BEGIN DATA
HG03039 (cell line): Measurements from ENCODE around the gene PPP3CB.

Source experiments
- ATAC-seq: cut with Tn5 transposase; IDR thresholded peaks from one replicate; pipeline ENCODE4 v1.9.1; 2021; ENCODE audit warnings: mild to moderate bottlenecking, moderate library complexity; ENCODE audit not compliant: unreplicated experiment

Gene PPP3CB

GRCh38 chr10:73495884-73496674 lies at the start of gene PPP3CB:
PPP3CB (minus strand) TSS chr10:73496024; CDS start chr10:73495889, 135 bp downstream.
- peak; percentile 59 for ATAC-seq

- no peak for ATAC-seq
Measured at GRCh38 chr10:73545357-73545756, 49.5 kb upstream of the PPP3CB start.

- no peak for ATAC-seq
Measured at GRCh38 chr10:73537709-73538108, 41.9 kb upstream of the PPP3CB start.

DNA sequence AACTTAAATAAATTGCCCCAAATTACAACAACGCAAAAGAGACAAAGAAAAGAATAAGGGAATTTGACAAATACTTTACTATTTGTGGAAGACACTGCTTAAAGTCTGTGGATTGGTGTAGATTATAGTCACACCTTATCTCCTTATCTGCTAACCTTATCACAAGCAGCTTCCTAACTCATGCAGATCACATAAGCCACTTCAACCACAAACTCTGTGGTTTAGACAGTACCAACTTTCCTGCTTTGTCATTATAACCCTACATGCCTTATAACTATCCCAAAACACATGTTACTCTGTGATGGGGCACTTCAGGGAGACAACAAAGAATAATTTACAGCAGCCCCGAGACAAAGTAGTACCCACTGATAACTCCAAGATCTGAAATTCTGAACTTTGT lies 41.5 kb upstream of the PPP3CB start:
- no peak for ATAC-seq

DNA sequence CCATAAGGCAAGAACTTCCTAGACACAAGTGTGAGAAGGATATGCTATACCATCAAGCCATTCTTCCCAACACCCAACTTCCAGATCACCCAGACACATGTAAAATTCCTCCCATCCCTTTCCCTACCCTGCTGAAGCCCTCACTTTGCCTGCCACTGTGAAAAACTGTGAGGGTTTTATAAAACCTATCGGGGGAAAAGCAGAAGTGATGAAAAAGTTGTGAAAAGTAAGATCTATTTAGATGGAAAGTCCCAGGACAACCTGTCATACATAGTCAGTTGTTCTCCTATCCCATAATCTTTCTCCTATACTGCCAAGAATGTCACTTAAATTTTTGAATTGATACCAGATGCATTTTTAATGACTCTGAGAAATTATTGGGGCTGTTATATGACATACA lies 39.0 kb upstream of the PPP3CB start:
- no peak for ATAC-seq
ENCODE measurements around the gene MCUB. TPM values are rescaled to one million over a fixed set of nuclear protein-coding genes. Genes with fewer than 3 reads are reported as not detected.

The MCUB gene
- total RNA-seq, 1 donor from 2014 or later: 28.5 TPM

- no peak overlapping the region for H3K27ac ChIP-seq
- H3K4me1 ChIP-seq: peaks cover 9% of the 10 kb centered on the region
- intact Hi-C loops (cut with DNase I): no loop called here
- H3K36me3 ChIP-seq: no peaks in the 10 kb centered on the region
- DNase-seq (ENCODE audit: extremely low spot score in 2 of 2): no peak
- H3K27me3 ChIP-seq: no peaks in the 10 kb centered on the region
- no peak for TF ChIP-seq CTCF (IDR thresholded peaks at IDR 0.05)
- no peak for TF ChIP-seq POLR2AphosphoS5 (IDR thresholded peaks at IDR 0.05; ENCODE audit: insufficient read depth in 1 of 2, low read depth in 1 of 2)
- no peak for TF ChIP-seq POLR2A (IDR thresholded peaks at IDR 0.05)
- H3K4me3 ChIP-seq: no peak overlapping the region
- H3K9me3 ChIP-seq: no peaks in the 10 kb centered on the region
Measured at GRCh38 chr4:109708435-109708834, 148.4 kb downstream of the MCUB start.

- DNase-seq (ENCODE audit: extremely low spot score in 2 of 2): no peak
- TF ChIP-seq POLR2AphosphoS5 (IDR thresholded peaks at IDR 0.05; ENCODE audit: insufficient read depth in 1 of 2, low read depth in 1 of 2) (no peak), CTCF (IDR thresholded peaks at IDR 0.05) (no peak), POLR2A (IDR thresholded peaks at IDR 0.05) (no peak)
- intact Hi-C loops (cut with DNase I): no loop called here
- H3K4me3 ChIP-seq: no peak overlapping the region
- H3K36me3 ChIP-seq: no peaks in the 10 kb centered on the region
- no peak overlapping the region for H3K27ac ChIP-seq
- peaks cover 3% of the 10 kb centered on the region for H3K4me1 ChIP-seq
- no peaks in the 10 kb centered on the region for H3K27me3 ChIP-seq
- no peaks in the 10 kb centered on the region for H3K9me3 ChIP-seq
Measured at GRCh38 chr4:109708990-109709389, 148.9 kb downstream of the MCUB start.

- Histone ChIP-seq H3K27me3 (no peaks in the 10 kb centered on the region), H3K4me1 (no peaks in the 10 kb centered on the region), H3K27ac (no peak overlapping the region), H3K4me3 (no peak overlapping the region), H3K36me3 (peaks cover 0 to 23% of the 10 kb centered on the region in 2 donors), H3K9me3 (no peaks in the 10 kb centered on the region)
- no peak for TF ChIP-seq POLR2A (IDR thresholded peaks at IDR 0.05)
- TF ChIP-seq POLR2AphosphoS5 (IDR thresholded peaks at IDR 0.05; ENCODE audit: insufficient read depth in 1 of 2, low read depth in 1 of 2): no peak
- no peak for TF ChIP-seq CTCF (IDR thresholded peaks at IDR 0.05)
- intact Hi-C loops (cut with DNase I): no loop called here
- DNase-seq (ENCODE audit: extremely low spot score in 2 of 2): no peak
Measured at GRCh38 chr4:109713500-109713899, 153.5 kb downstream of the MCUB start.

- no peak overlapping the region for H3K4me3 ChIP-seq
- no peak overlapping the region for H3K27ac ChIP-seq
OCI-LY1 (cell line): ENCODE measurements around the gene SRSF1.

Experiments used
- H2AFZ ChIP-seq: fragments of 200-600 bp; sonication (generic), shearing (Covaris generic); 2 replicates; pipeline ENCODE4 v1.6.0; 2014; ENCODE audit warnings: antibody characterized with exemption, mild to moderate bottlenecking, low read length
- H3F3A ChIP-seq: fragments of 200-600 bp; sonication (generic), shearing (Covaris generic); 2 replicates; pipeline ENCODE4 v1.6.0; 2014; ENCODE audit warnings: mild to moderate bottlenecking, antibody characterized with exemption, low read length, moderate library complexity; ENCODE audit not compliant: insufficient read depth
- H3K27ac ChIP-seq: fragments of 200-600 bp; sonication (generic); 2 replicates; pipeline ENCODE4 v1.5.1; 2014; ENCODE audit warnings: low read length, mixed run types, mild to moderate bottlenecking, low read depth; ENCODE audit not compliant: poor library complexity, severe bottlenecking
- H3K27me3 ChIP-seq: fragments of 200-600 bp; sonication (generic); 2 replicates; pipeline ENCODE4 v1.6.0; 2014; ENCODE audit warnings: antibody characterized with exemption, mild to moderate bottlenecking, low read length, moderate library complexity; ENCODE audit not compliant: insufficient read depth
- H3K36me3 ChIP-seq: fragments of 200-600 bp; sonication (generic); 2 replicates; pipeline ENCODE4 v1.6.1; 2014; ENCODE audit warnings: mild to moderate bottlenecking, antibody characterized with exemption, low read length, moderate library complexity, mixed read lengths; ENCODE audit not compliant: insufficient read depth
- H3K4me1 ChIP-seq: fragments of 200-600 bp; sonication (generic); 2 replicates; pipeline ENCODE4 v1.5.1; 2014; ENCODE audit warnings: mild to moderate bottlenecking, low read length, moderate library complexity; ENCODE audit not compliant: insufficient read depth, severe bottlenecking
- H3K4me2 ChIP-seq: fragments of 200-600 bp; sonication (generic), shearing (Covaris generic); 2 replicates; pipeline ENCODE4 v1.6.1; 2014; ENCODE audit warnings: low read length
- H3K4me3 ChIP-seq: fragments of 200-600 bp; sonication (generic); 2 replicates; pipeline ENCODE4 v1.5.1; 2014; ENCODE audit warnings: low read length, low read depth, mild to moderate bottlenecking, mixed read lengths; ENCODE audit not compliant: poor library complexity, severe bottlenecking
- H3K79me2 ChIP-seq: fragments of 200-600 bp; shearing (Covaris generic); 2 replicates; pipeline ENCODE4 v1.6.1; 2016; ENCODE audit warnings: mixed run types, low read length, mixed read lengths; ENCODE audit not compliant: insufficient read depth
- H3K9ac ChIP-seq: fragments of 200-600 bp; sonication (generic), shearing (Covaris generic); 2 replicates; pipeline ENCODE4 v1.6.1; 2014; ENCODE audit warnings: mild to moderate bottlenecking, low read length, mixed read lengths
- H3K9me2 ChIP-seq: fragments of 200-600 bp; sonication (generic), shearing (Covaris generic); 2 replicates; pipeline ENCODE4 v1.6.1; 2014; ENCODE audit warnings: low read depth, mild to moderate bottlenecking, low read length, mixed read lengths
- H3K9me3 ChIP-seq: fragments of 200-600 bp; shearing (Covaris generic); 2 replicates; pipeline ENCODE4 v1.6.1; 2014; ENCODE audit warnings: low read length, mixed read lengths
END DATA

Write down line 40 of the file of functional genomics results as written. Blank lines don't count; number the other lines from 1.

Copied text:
Measured at GRCh38 chr4:109708990-109709389, 148.9 kb downstream of the MCUB start.